A good property agent more than deserves his or her commission, but many buyers and sellers are often unsure about how much to pay. So are landlords and tenants.
Truth is, there are many factors that determine property agent commissions in Singapore; even seasoned sellers, buyers and renters can become confused about industry standards.
Here's a guide to help you be absolutely sure about the commission you should pay for any type of property transaction, be it selling, buying or renting.
To understand property agent commission in Singapore, you first need to know there are two types of agents.
This is any property agent appointed by the landlord or seller to market a unit. This agent:
- Strategises the promotion and presentation of the unit
- Sources for buyers/tenants through various means
- Schedules and manages the viewing process with prospective buyers
- Advises and represents the landlord/seller in the negotiation and bidding process once there are one or more interested parties
- Ensures that the proper and necessary procedures including legal and regulatory requirements are executed and adhered to throughout
A Council for Estate Agencies-registered property agent representing the landlord/tenant is obliged to have his/her client’s best interests at heart.
This is any property agent who assists a potential tenant or buyer in the following:
- Search and selection of properties
- Coordination of viewings
- Negotiation with seller/landlord’s agent in the buyer/tenant’s best interests
The buyer/tenant’s agent also provides valuable input in the form of professional advice, for example on location, and guides them through the proper process of buying or renting a property, including the necessary paperwork.
Similarly, a CEA-registered property agent representing the landlord/tenant is obliged to have his/her client’s best interests at heart.
Agents are not legally allowed to be both the landlord’s/seller’s agent and the tenant’s/buyer’s agent at the same time in any deal, as this will present a conflict of interest.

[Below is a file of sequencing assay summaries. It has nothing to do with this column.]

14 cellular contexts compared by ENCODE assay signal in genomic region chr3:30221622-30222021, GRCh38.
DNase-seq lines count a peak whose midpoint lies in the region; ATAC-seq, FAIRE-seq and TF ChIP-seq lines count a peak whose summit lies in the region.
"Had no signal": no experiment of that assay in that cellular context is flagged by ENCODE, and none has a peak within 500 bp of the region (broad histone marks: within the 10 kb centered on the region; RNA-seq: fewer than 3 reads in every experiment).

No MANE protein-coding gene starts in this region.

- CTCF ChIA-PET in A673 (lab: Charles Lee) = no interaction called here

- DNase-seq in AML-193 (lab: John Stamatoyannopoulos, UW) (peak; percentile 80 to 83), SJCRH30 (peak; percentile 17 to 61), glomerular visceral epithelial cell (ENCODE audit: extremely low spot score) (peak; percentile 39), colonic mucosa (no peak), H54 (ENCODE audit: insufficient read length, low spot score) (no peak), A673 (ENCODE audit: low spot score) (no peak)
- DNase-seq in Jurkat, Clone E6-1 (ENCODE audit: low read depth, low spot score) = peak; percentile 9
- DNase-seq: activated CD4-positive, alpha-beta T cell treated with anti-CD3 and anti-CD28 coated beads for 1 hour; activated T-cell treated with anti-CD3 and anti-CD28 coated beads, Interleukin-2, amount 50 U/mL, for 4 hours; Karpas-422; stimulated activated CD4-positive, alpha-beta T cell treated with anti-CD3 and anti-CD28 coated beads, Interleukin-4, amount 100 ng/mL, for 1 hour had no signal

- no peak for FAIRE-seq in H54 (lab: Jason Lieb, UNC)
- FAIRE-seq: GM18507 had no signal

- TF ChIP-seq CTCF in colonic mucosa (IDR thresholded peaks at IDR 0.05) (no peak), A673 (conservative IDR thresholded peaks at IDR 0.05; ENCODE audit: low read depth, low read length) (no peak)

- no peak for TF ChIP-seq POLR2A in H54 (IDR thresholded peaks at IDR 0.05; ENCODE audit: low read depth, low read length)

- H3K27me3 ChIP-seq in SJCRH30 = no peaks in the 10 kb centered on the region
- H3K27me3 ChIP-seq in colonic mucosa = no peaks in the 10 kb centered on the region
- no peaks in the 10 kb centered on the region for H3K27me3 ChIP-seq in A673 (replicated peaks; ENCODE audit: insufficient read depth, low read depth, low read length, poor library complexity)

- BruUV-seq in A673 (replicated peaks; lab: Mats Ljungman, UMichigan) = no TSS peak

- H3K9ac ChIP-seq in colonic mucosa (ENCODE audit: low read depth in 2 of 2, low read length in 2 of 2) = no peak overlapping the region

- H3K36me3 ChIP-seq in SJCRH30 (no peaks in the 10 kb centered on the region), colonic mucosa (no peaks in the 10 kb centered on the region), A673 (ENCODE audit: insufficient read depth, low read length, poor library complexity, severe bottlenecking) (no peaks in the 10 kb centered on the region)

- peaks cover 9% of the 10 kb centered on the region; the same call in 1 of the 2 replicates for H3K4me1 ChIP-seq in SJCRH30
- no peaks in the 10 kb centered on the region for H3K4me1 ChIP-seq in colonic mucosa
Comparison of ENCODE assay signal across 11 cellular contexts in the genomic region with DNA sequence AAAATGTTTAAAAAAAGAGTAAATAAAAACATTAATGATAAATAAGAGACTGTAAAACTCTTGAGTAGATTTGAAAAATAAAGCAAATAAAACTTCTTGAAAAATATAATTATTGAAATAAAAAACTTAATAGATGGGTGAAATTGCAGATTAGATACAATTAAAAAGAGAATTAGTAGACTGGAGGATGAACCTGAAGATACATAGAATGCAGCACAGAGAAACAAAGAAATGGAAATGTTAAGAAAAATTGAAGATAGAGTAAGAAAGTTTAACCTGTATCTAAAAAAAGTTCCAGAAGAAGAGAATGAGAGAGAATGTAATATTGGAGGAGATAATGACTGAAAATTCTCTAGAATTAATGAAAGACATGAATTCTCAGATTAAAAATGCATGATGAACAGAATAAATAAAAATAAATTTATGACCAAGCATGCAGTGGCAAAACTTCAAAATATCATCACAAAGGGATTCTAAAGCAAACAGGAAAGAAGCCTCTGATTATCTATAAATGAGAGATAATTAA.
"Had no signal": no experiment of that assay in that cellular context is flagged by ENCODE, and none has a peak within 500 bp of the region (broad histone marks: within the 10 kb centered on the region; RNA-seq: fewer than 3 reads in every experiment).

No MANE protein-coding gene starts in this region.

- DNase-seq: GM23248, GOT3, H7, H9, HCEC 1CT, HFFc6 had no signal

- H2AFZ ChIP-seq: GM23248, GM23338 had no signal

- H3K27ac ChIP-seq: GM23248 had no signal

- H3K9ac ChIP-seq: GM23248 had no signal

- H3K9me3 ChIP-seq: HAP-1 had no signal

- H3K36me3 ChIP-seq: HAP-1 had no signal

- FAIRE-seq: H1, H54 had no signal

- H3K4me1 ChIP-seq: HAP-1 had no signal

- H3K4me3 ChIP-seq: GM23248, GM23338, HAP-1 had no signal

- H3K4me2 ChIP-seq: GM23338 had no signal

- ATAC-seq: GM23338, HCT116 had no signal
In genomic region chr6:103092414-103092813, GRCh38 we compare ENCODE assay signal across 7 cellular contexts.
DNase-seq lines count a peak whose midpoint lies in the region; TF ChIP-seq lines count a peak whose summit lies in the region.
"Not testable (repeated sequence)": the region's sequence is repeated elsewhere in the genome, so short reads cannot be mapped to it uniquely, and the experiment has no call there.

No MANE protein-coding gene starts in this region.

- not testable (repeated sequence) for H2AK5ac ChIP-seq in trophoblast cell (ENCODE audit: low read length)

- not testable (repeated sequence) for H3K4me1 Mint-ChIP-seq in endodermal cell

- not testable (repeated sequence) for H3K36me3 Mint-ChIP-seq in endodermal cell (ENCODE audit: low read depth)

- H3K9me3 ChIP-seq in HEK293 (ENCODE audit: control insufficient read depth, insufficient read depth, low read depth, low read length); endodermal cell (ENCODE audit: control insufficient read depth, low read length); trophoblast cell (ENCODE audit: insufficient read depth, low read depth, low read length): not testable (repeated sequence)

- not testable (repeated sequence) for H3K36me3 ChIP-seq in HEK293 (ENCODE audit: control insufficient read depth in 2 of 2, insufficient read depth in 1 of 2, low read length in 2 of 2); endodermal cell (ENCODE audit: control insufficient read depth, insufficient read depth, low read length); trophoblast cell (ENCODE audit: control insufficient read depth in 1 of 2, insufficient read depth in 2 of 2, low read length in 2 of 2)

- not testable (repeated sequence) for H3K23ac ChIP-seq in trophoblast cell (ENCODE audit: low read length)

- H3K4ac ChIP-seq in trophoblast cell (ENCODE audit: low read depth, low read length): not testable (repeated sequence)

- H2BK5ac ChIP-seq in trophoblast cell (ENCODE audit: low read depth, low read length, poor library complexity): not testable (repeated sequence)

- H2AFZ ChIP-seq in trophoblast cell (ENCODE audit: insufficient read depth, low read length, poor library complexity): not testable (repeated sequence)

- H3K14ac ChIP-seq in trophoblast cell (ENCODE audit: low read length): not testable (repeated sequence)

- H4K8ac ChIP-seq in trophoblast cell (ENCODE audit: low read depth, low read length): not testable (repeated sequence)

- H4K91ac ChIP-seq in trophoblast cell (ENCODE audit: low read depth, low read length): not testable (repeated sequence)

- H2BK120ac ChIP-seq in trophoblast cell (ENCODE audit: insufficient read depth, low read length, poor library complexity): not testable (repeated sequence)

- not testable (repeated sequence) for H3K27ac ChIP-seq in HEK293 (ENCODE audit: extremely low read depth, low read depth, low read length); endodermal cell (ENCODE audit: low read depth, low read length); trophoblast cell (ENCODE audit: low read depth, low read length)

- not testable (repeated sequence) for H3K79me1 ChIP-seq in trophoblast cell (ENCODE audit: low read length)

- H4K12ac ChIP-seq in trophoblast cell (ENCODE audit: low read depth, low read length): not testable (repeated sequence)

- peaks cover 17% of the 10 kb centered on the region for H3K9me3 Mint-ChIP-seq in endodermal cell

For rental cases, the landlord’s agent (and sometimes the tenant’s agent) often assists the landlord and tenant throughout the period of the lease with regard to any maintenance issues and disputes, although he/she is not obliged to do so.
At times, two agents may agree to broker a deal together, one as a landlord’s agent and the other as the tenant’s agent - this is called co-broking.
RENTING: COMMON PRACTICES FOR AGENT COMMISSION
Although there are no universal, industry-standard rental commission rates imposed here, there are industry best practices - based on several experienced property agents that we spoke to.
However, take note that the commission rates may vary depending on situational factors such as the urgency and complexity of the deals.
Prospective landlords/tenants should inquire with the relevant agents to understand the rationale behind their requested commission rates if they differ from the below.
1. Above S$3,500 in rent and a two-year lease – Landlord pays one month’s rental, tenant doesn’t pay
If there is only a landlord’s agent (the tenant contacted the landlord’s agent on his/her own), the landlord pays the landlord’s agent a one-month commission. The tenant does not pay a commission.
If the renter has a tenant’s agent who assisted the tenant and represents his interest, the landlord pays the landlord’s agent one-month commission. The landlord’s agent then splits the commission with the tenant’s agent. The tenant does not pay a commission.
2. Above S$3,500 in rent and a one-year lease – Landlord pays half a month’s rental
If there is only a landlord’s agent (the tenant contacted the landlord’s agent on his/her own), the landlord pays the landlord’s agent half a month’s commission. The tenant does not pay a commission.
If the renter has a tenant’s agent who assisted the tenant and represents his interest, the tenant pays the tenant’s agent half a month’s commission, while the landlord pays the landlord’s agent half a month’s commission.
3. At or below S$3,500 in rent and a two-year lease
Landlord’s agent collects a one-month commission from the landlord.
Tenant’s agent collects a one-month commission from tenant. If there’s no tenant’s agent, the tenant does not pay any commission.
4. At or below S$3,500 in rent and a one-year lease
Landlord’s agent collects half a month’s commission from the landlord.
Tenant’s agent collects a half a month’s commission from the tenant. If there’s no tenant’s agent, the tenant does not pay any commission.